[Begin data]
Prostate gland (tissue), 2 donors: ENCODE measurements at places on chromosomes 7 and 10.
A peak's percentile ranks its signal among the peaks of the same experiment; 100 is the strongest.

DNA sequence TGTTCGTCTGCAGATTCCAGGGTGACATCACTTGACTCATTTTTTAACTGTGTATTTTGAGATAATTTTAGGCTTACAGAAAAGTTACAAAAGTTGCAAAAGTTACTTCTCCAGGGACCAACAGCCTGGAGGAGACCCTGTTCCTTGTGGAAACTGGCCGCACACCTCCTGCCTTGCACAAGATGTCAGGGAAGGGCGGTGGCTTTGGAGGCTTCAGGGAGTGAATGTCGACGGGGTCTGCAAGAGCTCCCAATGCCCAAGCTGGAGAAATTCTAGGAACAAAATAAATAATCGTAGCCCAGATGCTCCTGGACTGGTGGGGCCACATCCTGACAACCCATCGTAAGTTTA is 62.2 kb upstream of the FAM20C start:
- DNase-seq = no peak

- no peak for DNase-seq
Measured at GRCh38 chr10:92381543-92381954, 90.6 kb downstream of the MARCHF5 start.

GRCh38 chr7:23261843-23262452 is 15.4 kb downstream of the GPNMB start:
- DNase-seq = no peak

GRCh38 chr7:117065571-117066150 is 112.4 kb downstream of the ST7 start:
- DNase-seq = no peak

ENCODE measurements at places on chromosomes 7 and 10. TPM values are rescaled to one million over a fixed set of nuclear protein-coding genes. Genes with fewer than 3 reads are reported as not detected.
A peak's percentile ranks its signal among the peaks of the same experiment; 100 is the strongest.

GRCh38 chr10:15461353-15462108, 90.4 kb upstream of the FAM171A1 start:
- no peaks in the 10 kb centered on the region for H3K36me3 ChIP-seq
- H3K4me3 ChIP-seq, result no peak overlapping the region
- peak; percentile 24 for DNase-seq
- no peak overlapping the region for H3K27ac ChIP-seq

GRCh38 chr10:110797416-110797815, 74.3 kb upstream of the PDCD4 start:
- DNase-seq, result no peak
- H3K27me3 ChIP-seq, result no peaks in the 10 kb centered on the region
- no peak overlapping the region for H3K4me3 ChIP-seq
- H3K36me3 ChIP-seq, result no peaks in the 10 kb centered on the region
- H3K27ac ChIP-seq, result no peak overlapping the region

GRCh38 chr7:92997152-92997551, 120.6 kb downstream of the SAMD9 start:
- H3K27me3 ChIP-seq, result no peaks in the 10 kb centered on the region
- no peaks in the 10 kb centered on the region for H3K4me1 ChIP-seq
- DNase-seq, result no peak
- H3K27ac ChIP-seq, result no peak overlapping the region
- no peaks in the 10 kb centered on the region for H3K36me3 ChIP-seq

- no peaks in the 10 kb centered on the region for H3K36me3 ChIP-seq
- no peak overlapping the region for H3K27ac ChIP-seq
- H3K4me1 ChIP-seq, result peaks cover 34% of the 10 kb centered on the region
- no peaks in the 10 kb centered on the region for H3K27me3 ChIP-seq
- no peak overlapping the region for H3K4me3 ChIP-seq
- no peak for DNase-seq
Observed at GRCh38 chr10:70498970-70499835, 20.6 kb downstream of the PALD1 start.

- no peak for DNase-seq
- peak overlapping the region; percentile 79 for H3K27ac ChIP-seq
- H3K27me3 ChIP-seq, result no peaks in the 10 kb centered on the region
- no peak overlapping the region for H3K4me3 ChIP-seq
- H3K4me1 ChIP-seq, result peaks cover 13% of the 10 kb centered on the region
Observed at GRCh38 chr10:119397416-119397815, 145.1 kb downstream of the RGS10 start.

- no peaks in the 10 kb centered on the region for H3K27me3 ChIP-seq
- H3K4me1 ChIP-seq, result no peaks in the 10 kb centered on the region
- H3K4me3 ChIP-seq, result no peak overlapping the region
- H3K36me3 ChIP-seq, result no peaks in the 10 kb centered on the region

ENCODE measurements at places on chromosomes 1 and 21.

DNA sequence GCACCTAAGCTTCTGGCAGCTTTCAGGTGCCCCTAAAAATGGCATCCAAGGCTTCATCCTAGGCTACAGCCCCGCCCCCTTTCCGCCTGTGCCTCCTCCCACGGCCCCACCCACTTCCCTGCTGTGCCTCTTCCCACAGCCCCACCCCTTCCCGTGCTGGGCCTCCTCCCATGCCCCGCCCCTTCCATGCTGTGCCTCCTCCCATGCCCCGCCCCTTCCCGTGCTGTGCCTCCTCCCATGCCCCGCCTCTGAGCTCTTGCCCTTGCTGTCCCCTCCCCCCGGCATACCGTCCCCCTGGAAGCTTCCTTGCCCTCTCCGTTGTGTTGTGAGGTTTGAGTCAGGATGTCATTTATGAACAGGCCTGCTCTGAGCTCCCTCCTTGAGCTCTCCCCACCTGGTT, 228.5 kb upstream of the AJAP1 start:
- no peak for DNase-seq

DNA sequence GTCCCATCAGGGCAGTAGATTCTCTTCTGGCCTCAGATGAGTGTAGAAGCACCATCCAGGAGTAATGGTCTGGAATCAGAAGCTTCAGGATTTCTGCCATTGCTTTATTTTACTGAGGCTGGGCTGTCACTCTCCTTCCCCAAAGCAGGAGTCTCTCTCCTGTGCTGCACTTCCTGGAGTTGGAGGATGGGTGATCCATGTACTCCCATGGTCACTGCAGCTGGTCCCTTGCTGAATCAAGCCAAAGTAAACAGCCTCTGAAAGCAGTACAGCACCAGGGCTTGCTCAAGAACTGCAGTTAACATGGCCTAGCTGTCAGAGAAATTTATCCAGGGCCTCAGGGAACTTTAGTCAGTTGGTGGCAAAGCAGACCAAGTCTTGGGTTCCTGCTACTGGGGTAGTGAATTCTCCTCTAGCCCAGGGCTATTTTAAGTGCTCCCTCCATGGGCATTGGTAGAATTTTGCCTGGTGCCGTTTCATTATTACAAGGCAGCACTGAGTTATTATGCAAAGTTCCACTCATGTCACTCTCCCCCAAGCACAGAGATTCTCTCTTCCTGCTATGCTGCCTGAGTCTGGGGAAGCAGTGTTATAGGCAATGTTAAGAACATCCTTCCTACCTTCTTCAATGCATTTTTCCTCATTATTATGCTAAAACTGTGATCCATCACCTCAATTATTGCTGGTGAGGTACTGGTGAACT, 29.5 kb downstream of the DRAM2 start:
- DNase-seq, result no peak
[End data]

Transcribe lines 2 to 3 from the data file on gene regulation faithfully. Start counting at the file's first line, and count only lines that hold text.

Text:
A peak's percentile ranks its signal among the peaks of the same experiment; 100 is the strongest.

DNA sequence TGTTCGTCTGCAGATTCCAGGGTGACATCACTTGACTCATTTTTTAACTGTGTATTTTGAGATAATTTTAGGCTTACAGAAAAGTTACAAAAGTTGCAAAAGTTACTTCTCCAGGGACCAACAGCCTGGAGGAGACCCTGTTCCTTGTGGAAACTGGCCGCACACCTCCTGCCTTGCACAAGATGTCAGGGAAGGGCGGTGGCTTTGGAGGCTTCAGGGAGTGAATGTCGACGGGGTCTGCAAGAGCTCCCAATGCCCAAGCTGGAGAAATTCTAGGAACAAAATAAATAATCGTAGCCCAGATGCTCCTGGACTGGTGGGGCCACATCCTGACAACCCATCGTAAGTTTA is 62.2 kb upstream of the FAM20C start: